Navigation Links
Study Finds Doctors Not Reporting Medical Mistakes

While most say it's a good idea, only a few have actually owned up for the record

TUESDAY, Jan. 15 (HealthDay News) -- Almost two-thirds of doctors say they are willing to report medical errors, but many of them just don't do it, a new study finds.

"The most important message seems to be that there is a gap between physicians' desire to report errors to improve performance over time and reporting of errors," said study author Dr. Lauris Kaldjian, an associate professor of medicine at the University of Iowa Carver College of Medicine. His study of 338 doctors from teaching hospitals across the country is published in the Jan. 14 issue of the Archives of Internal Medicine.

The study showed glaring differences between theory and practice. While 73 percent of the doctors said they would disclose any medical error that caused minor medical harm, and 92 percent said they would report an error that caused major damage, such as death or disability, only 18 percent said they had actually reported minor errors, while only 4 percent said they had made a major error and reported it.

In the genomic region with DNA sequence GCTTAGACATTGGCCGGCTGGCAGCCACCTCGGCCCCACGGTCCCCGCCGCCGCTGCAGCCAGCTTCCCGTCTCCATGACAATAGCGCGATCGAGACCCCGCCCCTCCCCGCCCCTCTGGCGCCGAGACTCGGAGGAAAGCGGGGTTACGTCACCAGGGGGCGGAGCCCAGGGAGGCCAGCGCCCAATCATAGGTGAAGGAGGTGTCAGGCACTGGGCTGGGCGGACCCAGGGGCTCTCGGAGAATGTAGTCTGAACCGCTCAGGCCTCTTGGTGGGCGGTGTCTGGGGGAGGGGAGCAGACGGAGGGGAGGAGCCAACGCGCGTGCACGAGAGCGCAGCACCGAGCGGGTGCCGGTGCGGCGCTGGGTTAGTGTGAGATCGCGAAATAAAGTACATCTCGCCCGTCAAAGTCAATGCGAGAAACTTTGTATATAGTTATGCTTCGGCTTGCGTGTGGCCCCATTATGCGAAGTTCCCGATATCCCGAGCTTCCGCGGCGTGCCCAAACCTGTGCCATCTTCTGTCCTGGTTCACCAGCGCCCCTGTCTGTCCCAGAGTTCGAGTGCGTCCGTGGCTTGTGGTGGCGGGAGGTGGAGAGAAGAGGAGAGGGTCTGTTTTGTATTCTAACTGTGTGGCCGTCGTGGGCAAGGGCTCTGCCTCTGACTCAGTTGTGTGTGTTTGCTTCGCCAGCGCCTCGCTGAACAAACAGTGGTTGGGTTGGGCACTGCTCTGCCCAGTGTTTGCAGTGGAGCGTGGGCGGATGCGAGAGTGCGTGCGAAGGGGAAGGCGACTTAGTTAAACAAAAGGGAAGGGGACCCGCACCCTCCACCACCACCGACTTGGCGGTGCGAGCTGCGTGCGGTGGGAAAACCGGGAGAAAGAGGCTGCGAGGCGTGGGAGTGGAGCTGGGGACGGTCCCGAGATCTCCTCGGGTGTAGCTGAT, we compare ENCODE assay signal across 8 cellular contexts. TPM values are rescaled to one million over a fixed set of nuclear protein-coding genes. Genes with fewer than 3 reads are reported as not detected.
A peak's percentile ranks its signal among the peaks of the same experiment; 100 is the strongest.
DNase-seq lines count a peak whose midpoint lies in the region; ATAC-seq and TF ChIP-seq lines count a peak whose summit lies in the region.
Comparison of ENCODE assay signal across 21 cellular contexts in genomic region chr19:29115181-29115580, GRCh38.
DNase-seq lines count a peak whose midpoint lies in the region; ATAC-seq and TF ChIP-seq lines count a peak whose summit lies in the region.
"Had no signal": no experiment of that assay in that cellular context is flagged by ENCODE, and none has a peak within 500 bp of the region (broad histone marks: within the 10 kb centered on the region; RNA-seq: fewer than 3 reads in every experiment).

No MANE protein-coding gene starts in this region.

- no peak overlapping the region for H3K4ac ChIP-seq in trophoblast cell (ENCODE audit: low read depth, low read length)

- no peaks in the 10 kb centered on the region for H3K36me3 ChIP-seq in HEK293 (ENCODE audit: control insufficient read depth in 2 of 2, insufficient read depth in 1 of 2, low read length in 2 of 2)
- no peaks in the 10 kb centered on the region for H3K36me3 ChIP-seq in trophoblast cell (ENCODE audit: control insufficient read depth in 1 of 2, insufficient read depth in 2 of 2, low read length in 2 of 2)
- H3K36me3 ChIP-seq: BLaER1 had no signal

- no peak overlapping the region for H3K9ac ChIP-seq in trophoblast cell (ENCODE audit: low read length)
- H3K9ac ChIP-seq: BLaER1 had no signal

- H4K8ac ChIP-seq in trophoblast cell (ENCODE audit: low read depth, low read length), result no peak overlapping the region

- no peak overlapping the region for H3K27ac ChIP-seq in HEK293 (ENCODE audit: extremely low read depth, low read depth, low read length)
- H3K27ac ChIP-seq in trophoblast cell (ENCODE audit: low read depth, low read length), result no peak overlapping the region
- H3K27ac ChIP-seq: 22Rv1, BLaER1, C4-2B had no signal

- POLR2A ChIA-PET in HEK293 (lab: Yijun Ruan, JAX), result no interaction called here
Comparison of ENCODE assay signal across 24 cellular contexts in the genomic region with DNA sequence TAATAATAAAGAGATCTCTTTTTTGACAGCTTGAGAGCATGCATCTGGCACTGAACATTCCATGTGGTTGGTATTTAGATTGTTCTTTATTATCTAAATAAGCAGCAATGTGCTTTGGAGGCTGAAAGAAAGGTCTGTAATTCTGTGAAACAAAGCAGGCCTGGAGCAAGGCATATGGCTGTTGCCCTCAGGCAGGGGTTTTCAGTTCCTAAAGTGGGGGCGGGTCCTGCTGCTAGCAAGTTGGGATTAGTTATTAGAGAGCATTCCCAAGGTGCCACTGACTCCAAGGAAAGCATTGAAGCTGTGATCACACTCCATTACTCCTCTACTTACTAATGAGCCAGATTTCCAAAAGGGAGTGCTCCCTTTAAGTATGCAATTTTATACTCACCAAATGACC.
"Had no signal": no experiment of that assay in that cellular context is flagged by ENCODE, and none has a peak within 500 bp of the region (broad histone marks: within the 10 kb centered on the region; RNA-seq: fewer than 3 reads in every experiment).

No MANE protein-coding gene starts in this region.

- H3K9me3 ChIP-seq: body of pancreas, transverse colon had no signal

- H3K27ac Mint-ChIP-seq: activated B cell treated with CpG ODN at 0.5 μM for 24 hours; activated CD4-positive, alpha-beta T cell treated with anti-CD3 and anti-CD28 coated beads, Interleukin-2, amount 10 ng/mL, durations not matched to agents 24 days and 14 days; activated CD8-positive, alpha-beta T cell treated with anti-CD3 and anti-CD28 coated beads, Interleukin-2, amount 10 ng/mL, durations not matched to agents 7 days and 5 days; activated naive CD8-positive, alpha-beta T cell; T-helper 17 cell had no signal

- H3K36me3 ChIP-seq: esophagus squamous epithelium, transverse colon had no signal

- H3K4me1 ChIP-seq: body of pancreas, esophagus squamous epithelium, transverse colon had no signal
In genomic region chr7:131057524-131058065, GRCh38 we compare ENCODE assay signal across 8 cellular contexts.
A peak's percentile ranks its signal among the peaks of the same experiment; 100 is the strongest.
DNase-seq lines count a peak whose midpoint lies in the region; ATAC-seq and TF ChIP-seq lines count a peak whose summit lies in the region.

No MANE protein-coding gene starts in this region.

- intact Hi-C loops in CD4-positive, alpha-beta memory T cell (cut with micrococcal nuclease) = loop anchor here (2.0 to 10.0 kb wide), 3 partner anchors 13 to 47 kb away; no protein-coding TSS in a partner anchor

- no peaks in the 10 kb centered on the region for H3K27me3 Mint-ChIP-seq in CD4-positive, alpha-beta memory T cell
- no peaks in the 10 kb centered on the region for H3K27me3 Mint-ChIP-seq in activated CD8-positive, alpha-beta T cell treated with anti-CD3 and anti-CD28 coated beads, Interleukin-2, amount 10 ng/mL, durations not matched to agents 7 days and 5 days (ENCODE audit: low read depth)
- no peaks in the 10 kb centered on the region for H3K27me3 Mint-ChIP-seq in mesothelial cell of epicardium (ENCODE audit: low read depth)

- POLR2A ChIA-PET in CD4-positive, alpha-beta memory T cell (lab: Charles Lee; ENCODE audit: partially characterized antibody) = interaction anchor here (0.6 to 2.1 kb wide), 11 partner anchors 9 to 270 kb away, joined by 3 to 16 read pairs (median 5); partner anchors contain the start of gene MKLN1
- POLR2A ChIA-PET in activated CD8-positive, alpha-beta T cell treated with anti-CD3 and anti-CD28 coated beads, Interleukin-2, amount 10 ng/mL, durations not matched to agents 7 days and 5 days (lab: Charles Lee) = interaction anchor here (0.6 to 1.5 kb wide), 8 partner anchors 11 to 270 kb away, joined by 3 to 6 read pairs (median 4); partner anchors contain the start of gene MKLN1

Even more troubling, 17 percent acknowledged having made a minor error and not reporting it, while 4 percent indicated having made but not disclosed a major error.

The occurrence and reporting of medical errors became a big issue in 1999, when the U.S. Institute of Medicine issued a report, To Err Is Human, which estimated that the deaths of more than 100,000 Americans are tied to some form of medical mistake.

One big reason for the reporting gap appears to be that many physicians are unfamiliar with the reporting process, Kaldjian said. "We found that only about 55 percent of the respondents knew how to report errors," he said. "Only 40 percent knew what kind of errors should be reported."

The findings echo previous research on the issue, said Dr. Thomas Gallagher, an associate professor of medicine at the University of Washington who has conducted numerous studies on how errors are handled by the medical profession.

"The gap comes from a number of areas," Gallagher said. "Physicians are unfamiliar with the reporting process and their role in it. And a fair number of physicians are not certain how the process works. More important, physicians often are skeptical about whether reporting will have an impact on the quality of medical care that they would like it to."